E. NLRB

XVIII. Other Union Matters

A. Elections

B. NLRA Compliance

C. PERA Compliance

D. Solicitation/Distribution Policies

E. Strikes

F. Seniority

G. Joint/Successor Employer Liability

XIX. Litigation

A. Documentation

B. Litigation History

C. Witness Statements

D. Depositions

E. Claim Response

F. Attorney-Client Communications

G. Subpoenas

XX. Forms

A. Application for Employment

B. Applicant Background Questionnaire (V oluntary)

C. Acknowledgment, Certification, Waiver and Release for Background Check

D. Authorization for Use and Disclosure of Protected Health Information (HIPAA)

E. Employee Drug Testing Consent Agreement

F. Disclosure and Authority to Release Information Regarding Fair Credit Reporting Act
(“FCRA”)

G. FCRA Pre-Adverse Action Notice to Applicant

H. FCRA Adverse Action Notice to Applicant

I. Application for Alien Employment Certification

J. Certificate of Group Health Coverage

K. Authorization for Release of Medical Information (Non-HIPAA)

L. Accommodation Request

M. Discipline

N. Handbook Acknowledgement

O. FMLA

P. COBRA Notices

Q. Grievance

R. Authorization for Payroll Deductions

S. Tuition Reimbursement

T. Injury/Incident Report

U. I-9

V. Michigan New Hire

W. W-4

X. W-2

Y. 1099

Z. Direct Deposit

AA. Discrimination Complaint

BB. HIPAA Privacy Rule Complaint

CC. HIPAA Individual Rights

DD. Employee Acknowledgement of Receipt of Personnel Policies

EE. Exit Interview-Voluntary

FF. Exit Interview-Involuntary

XXI. Agreements

A. Arbitration

B. Confidentiality

C. Non-Compete/Non-Solicitation

D. Conflict Of Interest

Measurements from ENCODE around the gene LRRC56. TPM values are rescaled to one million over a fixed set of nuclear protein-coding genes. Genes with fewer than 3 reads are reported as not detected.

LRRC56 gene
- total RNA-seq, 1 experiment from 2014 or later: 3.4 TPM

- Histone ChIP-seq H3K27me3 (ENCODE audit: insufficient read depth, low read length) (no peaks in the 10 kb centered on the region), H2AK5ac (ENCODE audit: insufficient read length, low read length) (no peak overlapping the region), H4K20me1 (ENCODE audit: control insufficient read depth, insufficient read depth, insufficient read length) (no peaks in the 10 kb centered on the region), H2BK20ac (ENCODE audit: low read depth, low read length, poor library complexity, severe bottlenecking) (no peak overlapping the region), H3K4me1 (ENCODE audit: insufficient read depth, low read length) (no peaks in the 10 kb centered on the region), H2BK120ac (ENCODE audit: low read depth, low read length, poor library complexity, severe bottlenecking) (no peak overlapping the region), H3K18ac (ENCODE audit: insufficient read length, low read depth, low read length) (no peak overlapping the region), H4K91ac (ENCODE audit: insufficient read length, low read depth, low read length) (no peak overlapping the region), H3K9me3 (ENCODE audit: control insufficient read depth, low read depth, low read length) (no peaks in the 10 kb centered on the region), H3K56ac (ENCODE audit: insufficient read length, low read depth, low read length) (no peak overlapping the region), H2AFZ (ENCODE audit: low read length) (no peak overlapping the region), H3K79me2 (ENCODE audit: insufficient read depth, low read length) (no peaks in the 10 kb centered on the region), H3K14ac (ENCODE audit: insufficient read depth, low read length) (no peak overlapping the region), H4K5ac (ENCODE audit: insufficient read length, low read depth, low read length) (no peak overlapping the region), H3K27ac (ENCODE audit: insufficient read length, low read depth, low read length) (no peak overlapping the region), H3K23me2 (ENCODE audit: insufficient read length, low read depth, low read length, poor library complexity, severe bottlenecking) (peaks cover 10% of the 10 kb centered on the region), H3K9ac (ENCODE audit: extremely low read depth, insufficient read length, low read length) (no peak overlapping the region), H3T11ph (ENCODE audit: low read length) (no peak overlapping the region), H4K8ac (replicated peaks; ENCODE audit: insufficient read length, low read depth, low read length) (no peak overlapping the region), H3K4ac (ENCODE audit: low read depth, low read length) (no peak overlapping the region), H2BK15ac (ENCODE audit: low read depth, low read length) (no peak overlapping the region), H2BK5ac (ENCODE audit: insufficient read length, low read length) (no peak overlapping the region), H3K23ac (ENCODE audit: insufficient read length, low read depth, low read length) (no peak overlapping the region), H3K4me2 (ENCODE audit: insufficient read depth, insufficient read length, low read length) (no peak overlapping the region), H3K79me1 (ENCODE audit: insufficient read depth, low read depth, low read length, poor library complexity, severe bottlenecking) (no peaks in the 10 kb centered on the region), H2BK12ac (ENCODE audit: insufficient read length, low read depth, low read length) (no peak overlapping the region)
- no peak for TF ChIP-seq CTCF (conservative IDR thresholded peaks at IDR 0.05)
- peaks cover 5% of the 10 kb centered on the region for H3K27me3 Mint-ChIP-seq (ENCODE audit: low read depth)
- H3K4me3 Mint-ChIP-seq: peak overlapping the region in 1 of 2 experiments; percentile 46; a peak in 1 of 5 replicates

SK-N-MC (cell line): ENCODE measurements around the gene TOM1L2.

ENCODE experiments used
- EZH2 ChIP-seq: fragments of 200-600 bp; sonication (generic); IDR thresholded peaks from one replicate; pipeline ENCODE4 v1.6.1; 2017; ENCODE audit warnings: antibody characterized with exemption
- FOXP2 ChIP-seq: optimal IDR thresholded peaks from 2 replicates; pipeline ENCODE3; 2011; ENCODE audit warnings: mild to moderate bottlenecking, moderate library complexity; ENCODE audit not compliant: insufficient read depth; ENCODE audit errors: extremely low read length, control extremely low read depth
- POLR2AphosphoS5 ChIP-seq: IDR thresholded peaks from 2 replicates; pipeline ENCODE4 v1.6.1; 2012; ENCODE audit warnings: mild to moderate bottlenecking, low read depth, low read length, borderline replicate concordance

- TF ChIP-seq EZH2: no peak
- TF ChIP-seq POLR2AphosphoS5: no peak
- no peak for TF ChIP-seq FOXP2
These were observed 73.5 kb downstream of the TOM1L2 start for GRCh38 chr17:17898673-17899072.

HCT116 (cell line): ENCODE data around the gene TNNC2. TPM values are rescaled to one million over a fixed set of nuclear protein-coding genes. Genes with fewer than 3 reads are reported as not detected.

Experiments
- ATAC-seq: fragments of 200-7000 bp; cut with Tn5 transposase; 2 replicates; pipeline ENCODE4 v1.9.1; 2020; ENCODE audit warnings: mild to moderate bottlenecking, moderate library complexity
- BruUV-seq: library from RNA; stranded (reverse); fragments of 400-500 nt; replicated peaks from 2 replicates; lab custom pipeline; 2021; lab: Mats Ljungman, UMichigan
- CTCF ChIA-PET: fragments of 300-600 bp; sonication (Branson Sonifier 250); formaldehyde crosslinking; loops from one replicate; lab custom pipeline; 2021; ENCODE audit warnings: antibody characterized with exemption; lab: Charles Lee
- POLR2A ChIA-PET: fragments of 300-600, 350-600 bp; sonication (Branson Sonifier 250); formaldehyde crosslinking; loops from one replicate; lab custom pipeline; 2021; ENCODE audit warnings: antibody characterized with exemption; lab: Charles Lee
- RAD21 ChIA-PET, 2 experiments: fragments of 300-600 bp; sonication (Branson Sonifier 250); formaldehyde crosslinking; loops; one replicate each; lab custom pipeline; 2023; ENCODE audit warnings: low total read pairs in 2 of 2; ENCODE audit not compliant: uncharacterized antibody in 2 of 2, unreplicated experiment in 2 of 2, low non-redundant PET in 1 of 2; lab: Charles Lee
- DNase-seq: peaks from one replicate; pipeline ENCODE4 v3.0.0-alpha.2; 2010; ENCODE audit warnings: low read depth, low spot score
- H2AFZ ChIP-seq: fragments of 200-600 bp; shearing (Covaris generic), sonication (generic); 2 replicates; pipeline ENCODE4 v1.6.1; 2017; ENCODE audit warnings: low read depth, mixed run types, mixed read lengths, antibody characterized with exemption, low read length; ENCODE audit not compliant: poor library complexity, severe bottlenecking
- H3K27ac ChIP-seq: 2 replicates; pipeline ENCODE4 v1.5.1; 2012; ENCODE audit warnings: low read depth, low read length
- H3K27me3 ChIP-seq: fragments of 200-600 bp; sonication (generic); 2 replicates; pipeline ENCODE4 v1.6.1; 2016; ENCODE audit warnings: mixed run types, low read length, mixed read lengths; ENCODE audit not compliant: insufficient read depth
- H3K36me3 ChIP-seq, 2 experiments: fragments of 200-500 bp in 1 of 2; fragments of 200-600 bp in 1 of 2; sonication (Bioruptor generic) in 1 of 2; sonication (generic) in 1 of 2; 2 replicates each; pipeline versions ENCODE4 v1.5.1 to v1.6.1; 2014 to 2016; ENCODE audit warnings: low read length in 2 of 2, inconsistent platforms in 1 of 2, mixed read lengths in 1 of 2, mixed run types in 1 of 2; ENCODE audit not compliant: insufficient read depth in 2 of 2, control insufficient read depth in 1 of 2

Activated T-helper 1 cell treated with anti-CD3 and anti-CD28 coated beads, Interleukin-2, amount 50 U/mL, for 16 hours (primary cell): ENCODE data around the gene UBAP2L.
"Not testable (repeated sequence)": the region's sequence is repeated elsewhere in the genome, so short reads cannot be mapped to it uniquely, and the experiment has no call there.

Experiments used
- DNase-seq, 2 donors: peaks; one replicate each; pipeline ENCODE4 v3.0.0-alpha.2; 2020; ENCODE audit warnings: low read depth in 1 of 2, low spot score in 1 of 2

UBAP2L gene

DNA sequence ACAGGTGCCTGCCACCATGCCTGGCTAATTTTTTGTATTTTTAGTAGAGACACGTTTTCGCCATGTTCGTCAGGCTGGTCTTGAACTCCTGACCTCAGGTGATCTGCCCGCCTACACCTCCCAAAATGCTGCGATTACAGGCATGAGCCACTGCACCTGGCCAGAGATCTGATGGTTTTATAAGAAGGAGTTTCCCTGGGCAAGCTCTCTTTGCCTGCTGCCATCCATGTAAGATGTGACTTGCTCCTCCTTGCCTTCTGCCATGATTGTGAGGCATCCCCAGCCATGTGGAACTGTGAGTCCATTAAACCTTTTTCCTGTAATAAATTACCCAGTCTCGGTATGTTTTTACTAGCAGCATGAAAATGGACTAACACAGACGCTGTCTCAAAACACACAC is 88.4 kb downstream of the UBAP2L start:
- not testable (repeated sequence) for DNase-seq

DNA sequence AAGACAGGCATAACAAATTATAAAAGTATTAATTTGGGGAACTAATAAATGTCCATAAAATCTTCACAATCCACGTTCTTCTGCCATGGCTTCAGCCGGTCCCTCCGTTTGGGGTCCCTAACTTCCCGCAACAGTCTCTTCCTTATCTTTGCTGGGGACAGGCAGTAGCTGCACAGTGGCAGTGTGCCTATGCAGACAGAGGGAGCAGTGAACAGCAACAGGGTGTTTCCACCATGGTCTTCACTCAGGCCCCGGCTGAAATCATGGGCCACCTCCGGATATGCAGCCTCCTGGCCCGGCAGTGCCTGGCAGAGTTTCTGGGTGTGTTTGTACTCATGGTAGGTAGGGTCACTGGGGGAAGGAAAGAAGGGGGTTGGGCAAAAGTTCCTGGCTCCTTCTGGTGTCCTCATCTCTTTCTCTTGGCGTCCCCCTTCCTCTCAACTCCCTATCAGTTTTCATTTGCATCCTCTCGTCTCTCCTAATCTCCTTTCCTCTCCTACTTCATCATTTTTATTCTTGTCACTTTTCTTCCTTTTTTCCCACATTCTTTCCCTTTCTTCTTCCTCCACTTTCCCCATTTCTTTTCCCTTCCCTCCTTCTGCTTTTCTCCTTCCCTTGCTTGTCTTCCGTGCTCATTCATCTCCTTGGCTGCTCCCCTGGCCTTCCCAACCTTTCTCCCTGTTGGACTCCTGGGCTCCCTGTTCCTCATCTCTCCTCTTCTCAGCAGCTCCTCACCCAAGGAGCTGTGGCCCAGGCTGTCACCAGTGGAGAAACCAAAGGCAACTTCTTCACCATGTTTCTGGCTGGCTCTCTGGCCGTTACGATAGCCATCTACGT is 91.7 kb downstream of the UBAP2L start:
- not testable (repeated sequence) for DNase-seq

E. Bribes/Kick-Backs/Gifts

F. Proprietary Materials/”Work For Hire”

G. Severance/Separation

H. Settlements/Release of Liability

I. Independent Contractor

J. Tuition Reimbursement

XXII. Required Postings and Notices

A. State of Michigan

B. Federal

XXIII. Miscellaneous

A. Lie Detector Tests

B. Whistleblower Protection

C. Plant Closings and Mass Layoffs

D. Uniformed Services Members

E. Federal Contractors

F. Affirmative Action Plans

G. Industry Specific Issues

H. Public Sector Issues

I. Private Sector Issues

J. Conducting Workplace Investigations

K. Employee Committees

For further assistance with a labor and employment law audit, please contact us.

This article is published by the Masud Labor Law Group, and is intended as general information only.  This article is not intended to provide legal advice or opinion, as such advice may only be given when related to specific fact situations.  Questions or comments concerning this article should be directed to the Masud Labor Law Group, 4449 Fashion Square Blvd., Ste. 1, Saginaw, Michigan, 48603, (989) 792-4499.  E-Mail: .(JavaScript must be enabled to view this email address). ©Masud Labor Law Group 2011.  All rights reserved.  Reproduction of this article in whole or in part, without express permission from the Masud Labor Law Group is prohibited.